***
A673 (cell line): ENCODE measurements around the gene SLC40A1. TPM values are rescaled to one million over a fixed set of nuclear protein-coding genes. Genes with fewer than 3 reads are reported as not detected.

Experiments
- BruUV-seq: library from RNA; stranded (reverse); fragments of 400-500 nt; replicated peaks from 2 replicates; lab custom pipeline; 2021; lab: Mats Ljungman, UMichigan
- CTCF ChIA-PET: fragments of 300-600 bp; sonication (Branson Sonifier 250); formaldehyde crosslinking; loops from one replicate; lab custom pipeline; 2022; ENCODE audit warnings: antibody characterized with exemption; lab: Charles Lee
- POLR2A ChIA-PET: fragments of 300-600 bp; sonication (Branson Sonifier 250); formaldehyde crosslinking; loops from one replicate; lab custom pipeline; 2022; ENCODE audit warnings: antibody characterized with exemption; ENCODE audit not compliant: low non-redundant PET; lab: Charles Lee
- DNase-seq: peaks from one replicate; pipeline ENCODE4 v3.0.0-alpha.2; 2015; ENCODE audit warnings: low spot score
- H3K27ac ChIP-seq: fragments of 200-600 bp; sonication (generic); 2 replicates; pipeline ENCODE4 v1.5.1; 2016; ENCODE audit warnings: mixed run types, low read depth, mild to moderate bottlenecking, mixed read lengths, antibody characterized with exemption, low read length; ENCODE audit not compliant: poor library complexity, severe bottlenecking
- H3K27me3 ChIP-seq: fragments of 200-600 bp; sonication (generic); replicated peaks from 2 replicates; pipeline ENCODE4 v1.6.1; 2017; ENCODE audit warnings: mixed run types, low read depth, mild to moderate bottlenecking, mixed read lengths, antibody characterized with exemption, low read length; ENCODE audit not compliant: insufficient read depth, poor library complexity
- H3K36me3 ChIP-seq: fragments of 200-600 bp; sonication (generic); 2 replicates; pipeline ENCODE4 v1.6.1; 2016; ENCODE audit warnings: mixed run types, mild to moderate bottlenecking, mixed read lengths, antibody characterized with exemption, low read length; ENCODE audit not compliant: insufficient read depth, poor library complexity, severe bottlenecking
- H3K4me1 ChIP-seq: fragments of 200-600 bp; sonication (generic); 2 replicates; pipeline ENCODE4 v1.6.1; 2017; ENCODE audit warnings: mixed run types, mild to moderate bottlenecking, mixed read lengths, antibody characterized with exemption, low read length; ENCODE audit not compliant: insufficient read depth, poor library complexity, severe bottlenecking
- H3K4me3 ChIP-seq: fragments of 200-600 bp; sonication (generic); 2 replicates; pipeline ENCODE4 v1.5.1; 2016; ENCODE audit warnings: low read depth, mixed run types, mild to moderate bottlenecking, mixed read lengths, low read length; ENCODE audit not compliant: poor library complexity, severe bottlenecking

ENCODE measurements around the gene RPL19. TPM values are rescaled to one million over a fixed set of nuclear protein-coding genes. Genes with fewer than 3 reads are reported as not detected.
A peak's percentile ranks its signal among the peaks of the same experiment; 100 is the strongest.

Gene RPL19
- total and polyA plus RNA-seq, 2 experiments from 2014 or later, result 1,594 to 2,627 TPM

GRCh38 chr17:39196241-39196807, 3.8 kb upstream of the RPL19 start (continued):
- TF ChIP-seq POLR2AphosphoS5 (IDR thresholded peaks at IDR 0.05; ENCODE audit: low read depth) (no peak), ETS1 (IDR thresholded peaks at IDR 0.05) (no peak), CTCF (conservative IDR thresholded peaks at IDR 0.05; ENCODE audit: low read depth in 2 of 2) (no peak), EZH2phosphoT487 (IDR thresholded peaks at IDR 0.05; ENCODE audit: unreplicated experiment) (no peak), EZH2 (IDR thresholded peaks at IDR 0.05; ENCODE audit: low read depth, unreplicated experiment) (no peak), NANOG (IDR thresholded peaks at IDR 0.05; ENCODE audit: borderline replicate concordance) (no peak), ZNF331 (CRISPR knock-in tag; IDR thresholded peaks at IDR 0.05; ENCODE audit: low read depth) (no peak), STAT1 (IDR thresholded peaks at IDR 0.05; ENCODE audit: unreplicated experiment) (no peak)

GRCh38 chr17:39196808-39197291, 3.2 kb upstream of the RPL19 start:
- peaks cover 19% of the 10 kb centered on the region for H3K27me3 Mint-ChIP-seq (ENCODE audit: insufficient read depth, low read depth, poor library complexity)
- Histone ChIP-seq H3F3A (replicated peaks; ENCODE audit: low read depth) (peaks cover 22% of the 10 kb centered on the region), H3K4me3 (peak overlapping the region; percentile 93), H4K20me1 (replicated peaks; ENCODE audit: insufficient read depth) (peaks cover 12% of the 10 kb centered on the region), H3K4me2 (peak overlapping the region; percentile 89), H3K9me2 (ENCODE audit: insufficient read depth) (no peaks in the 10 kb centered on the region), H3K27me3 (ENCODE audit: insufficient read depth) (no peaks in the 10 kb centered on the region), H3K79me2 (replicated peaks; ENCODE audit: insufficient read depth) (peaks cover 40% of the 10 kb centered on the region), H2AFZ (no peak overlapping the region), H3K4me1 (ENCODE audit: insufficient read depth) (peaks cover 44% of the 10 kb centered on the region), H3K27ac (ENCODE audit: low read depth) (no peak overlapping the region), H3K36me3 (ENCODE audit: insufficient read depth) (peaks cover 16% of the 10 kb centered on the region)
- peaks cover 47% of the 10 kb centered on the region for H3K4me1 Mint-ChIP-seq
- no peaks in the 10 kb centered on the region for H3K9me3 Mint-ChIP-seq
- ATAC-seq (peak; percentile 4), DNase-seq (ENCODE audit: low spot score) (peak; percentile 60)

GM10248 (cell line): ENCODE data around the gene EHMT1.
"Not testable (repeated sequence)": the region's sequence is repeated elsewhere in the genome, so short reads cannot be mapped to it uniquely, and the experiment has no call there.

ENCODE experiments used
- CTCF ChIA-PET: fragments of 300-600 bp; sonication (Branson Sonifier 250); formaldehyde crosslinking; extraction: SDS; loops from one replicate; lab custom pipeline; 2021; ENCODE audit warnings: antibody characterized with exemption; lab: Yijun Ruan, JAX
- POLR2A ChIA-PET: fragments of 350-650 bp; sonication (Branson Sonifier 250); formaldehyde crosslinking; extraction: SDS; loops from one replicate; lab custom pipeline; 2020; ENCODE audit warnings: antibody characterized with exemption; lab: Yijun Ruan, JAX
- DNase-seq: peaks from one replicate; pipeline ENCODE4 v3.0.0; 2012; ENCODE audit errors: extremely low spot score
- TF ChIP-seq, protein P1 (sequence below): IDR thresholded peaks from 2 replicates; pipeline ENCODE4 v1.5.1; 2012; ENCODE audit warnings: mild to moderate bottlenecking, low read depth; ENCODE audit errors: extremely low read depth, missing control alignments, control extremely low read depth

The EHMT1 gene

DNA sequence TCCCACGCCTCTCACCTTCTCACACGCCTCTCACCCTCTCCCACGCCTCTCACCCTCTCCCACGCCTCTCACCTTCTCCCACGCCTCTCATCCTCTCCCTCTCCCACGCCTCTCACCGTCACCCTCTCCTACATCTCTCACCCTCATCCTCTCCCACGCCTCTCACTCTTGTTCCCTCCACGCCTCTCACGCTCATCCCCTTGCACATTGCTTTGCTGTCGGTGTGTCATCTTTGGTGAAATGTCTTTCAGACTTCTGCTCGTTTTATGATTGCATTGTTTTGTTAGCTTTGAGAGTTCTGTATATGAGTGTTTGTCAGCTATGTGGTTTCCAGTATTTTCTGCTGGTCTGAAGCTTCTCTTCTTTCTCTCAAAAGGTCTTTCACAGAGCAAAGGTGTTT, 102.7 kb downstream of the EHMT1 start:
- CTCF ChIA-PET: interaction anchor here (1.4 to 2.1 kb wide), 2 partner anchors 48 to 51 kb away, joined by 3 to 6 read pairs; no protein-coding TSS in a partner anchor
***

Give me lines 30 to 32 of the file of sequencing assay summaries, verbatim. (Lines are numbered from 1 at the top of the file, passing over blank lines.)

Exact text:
- TF ChIP-seq, protein P1 (sequence below): IDR thresholded peaks from 2 replicates; pipeline ENCODE4 v1.5.1; 2012; ENCODE audit warnings: mild to moderate bottlenecking, low read depth; ENCODE audit errors: extremely low read depth, missing control alignments, control extremely low read depth

The EHMT1 gene

DNA sequence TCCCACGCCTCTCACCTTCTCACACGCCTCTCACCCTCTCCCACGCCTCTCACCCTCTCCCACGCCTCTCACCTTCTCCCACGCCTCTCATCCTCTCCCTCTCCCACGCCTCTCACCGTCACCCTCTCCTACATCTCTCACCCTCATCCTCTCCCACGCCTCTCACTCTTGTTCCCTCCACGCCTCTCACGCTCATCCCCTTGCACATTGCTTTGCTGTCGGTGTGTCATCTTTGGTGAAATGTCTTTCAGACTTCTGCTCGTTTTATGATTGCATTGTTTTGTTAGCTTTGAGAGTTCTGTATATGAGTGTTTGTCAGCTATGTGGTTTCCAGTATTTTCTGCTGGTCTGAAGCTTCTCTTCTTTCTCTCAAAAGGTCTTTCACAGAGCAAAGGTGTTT, 102.7 kb downstream of the EHMT1 start: